We next examined whether 5′-aza-2′-deoxycytidine, a compound that inhibits DNA methylation, restored miR-17∼92 cluster expression in IPF fibroblasts. Treating IPF fibroblasts with 5′-aza-2′-deoxycytidine for 24 hours increased miR-17, -18a, -19b, and -20a expression (Figure 4A). In contrast, there was no change in miR-19a and -92a expression. Interestingly, gene expression was different between miR-17∼92–transfected and 5′-aza-2′-deoxycytidine–treated IPF fibroblasts (Figure 4B). Notably, Col13a1 expression was decreased in miR-17∼92–transfected cells (Figure 2C) but not in 5′-aza-2′-deoxycytidine–treated cells (Figure 4B). Similar to cells transfected with the miR-17∼92 cluster (Figure 2A), IPF fibroblasts treated with 5′-aza-2′-deoxycytidine exhibited a more normal phenotype (see Figure E5A).
To define the mechanisms regulating DNA methylation of the miR-17∼92 cluster in IPF lung tissue, we next examined DNMT-1 expression. DNMT-1 is the most abundant DNMT in mammalian cells (17, 18, 38) and is a predicted target of the miR-17∼92 cluster. Interestingly, DNMT-1 mRNA expression increased as FVC declined in IPF lung tissue and inversely correlated with miR-17∼92 cluster expression (Figure 5A). Similarly, DNMT-1 expression was elevated in IPF lung fibroblast cell lines compared with normal fibroblast cell lines (see Figure E5C). Introduction of the miR-17∼92 cluster in IPF fibroblast cell lines significantly decreased DNMT-1 expression compared with vector control-transfected samples (see Figure E5C). These observations suggest that DNMT-1 contributed to the hypermethylation of the miR-17∼92 promoter region in IPF lung tissue. Notably, treatment of the IPF lung fibroblast cell line with 5′-aza-2′-deoxycytidine also decreased DNMT-1 expression (Figure 5B).
To understand the relationship between DNMT-1 and miR-17∼92 expression, IPF lung fibroblast cell lines were treated with 5′-aza-2′-deoxycytidine in the presence of an antagomir to either miR-19b or -20a to reduce miRNA-specific expression. After treatment with the antagomir to miR-19b, treatment with 5′-aza-2′-deoxycytidine no longer decreased DNMT-1 expression (Figure 5B). In contrast, similar studies using the miR-20a antagomir did not alter DNMT-1 expression in the presence of 5′-aza-2′-deoxycytidine (Figure 5B), indicating that miR-19b primarily regulated DNMT-1 expression.
We identified seed sequences for miR-17, -19b, -20a, and -92a in the 3′ UTR of DNMT-1. Using a luciferase system, transfection of miR-17, -19b, -20a, or -92a into HEK-293 cells expressing the 3′-UTR wild-type DNMT-1-luc construct reduced cellular luciferase activity, an effect abrogated by mutating the DNMT-1 seed sequence (Figure 5C). As expected, there was no change in DNMT-1 luciferase production in the presence of miR-19a and -18a, which do not have a predicted seed sequence in the 3′ UTR for DNMT-1.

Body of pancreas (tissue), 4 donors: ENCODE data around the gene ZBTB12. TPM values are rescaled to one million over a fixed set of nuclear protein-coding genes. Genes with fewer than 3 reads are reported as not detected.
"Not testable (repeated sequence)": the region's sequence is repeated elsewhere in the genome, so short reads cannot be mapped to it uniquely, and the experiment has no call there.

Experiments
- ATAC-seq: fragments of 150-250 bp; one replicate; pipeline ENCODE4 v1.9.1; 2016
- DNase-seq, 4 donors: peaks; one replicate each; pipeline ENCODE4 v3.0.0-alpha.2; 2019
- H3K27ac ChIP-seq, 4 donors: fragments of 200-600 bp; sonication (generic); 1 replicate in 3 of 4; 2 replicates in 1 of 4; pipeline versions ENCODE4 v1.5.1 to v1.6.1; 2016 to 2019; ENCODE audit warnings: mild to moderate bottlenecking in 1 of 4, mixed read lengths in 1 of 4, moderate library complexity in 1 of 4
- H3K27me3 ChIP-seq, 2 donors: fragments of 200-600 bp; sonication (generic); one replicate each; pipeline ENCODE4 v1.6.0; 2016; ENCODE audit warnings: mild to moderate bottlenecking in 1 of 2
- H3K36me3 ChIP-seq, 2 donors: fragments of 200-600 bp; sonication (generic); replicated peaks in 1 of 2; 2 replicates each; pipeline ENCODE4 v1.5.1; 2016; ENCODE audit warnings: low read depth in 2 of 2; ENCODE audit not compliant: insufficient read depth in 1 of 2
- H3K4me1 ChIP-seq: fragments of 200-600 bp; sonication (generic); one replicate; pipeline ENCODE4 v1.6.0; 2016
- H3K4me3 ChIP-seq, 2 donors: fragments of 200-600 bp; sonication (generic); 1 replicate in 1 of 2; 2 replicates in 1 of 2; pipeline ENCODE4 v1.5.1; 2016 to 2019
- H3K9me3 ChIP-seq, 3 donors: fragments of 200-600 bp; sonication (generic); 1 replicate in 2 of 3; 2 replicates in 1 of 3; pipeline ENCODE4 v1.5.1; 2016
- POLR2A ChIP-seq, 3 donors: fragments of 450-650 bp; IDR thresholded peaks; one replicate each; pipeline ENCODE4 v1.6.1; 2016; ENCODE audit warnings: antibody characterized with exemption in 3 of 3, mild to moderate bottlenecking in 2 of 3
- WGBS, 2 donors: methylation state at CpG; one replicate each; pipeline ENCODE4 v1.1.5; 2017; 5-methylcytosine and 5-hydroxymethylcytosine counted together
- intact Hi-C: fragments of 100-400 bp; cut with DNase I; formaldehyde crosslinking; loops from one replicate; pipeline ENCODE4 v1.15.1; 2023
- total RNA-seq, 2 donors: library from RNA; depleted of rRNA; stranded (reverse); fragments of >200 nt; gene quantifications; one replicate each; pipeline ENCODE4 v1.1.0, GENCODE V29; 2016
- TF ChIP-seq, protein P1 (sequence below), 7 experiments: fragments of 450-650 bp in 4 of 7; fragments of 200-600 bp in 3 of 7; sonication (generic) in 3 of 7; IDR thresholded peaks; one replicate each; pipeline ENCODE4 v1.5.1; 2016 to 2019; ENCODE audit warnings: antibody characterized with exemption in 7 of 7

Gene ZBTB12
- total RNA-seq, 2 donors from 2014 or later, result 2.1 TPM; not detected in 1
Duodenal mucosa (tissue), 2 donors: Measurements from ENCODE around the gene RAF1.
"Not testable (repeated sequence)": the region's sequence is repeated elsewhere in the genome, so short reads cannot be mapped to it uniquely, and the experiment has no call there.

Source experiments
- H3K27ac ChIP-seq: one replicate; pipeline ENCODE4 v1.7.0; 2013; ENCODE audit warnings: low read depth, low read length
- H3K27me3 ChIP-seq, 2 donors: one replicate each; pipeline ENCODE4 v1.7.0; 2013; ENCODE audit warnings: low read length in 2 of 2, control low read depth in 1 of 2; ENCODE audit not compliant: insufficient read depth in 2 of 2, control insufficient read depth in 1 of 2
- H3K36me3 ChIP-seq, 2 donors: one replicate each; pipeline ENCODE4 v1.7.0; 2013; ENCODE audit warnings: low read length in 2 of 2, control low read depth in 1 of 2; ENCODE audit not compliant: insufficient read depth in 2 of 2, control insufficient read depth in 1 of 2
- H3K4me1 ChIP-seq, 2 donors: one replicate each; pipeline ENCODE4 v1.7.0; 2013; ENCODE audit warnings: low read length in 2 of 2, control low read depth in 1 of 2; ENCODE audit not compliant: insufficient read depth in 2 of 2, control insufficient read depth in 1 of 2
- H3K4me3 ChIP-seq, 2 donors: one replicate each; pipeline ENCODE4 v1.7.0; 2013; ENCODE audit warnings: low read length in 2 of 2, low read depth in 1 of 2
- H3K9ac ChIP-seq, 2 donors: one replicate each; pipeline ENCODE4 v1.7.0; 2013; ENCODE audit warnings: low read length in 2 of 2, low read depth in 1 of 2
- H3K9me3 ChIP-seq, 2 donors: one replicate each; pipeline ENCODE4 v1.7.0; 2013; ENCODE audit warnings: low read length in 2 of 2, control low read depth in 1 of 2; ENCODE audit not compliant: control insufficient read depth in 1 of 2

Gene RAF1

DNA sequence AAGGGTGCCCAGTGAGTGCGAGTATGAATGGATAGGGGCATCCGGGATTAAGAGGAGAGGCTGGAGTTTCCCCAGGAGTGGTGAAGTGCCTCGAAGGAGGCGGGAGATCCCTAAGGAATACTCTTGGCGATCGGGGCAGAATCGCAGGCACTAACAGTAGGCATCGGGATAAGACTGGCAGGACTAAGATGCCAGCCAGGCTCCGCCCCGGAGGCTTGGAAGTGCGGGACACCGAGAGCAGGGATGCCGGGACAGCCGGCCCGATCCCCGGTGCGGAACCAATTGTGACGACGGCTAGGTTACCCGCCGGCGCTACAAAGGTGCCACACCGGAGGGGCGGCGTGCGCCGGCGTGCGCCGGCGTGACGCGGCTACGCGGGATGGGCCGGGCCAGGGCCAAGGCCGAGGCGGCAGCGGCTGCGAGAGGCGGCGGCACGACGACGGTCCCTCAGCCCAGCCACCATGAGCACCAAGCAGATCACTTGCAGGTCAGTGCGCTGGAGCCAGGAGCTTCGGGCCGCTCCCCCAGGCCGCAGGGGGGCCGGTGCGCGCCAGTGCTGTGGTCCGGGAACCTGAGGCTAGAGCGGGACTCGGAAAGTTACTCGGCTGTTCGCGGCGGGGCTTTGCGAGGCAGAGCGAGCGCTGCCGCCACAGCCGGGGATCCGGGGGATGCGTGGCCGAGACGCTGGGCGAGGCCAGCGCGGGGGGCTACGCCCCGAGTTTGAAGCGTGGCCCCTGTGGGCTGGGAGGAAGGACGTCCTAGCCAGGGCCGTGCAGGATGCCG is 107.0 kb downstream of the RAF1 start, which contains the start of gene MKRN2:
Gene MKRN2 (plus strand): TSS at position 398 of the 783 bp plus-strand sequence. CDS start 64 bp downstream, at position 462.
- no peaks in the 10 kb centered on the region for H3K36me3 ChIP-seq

Using a murine model of pulmonary fibrosis, we evaluated whether 5′-aza-2′-deoxycytidine treatment altered miR-17∼92 DNA methylation, fibrotic gene expression, and lung fibrosis. Similar to the pathologic fibrotic pattern observed in human IPF, mice given bleomycin twice weekly by intraperitoneal injection for 4 weeks develop subpleural fibrosis of the lung (28). In this model, fibrosis appears in the lungs within 2 weeks of treatment (28). To assess the use of demethylating agents in lung fibrosis, mice were treated for 2 weeks with intraperitoneal bleomycin injections before treatment with 5′-aza-2′-deoxycytidine or vehicle during the final 2 weeks of bleomycin treatment. As shown in Figure 6A, repeated systemic bleomycin treatment reduced miR-17∼92 cluster expression in murine lung tissue, which was abrogated by 5′-aza-2′-deoxycytidine treatment, even when started 2 weeks after bleomycin injections started. Although not significant (P = 0.1348), 5′-aza-2′-deoxycytidine treatment altered lung pathology after 2 weeks of bleomycin (Figures 6B and 6C) and significantly reduced collagen, VEGF, CTGF, and DNMT-1 gene expression (Figures 6D and 6E). Notably, 5′-aza-2′-deoxycytidine alone enhanced the endogenous expression of the miR-17∼92 cluster leading to a reduction in the indicated genes in the lung tissue. As predicted, 5′-aza-2′-deoxycytidine abolished bleomycin-induced DNA methylation of the miR-17∼92 cluster compared with mice treated with bleomycin alone (Figure 6F).